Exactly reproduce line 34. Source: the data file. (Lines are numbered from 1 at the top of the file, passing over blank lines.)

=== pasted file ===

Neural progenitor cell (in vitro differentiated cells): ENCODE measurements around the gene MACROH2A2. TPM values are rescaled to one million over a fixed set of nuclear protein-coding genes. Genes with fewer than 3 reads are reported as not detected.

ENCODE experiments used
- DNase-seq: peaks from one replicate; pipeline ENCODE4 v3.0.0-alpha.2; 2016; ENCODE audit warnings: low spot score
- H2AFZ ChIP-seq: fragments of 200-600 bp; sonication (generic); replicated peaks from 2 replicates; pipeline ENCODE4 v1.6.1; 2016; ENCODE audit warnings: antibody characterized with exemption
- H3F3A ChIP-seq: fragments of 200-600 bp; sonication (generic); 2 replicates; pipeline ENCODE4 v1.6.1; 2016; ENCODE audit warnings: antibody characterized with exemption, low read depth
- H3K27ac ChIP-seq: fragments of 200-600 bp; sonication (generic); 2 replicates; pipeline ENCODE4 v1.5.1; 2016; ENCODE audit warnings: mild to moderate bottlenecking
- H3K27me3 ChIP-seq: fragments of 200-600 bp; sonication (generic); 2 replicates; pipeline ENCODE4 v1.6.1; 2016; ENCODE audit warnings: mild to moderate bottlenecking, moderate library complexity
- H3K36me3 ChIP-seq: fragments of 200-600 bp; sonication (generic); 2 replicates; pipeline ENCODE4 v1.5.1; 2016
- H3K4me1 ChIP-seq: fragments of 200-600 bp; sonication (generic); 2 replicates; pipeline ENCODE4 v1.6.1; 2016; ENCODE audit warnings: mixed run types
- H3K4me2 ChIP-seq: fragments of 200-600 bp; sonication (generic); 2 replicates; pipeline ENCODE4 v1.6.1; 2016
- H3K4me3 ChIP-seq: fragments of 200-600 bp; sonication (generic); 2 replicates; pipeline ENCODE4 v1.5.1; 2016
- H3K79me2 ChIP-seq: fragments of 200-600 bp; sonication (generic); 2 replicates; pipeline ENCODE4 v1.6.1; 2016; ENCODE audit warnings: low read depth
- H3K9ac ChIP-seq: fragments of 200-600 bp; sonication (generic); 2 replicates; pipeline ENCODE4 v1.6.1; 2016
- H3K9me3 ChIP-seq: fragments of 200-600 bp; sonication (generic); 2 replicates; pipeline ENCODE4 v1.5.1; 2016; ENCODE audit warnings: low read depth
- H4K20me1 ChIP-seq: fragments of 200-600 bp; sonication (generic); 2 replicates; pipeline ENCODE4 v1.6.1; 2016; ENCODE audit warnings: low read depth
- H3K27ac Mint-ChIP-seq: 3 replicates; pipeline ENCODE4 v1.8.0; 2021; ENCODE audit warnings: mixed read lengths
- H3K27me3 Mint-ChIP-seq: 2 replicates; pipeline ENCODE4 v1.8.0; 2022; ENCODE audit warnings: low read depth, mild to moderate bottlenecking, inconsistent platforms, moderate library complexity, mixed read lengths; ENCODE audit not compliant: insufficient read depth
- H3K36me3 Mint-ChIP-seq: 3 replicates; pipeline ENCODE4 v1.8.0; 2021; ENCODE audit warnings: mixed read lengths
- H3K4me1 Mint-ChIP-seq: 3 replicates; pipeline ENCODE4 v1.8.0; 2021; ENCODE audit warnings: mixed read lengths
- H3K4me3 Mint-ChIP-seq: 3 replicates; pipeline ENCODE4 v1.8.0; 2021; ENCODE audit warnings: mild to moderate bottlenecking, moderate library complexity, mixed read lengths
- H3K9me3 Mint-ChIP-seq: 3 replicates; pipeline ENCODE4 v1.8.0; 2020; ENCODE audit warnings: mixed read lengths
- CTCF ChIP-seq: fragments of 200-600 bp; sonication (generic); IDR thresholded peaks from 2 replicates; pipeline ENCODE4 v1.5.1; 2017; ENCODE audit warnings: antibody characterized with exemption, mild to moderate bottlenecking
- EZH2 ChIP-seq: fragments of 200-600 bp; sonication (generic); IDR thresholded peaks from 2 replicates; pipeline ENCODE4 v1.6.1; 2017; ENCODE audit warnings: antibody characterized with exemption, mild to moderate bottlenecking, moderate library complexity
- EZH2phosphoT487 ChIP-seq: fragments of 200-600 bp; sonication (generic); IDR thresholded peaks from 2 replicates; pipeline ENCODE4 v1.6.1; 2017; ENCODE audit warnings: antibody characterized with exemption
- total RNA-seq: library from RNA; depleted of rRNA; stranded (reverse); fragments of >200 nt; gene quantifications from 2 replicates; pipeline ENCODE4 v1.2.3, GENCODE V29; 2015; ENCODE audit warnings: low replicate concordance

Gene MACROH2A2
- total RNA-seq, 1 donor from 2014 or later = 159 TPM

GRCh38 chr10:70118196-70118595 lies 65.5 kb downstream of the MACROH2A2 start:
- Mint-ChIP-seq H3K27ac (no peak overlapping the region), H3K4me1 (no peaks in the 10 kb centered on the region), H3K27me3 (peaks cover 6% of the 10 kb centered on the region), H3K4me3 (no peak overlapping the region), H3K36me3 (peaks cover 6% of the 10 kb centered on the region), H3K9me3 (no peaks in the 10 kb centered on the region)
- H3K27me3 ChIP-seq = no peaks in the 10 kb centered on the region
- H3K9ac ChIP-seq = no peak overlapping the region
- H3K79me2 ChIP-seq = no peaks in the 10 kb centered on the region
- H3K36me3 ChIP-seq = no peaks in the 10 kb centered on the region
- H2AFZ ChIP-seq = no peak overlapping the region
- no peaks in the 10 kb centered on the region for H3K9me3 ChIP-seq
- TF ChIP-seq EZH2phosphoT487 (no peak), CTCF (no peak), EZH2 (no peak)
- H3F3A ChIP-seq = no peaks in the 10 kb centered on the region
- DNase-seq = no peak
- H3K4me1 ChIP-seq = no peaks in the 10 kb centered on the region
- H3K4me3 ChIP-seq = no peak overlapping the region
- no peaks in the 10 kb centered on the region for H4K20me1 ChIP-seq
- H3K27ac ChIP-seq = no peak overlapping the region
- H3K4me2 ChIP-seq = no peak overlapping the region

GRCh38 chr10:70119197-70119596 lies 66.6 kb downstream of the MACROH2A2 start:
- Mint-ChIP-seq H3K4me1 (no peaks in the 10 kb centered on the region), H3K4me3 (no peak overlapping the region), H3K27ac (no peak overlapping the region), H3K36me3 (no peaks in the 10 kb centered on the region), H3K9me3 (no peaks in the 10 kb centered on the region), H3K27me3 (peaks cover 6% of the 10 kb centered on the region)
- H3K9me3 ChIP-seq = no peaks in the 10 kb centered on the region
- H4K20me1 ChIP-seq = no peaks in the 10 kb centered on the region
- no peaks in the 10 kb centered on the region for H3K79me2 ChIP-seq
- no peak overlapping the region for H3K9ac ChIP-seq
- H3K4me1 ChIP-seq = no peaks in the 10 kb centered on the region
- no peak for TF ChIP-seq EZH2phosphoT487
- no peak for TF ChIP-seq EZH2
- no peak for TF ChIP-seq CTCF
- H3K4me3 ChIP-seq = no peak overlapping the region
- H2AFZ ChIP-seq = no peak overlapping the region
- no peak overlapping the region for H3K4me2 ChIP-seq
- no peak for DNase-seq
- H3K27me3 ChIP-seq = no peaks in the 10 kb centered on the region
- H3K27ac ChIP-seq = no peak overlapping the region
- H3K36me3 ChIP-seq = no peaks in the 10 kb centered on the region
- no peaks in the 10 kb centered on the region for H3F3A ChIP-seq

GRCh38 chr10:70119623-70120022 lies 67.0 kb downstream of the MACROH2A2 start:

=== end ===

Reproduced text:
- H2AFZ ChIP-seq = no peak overlapping the region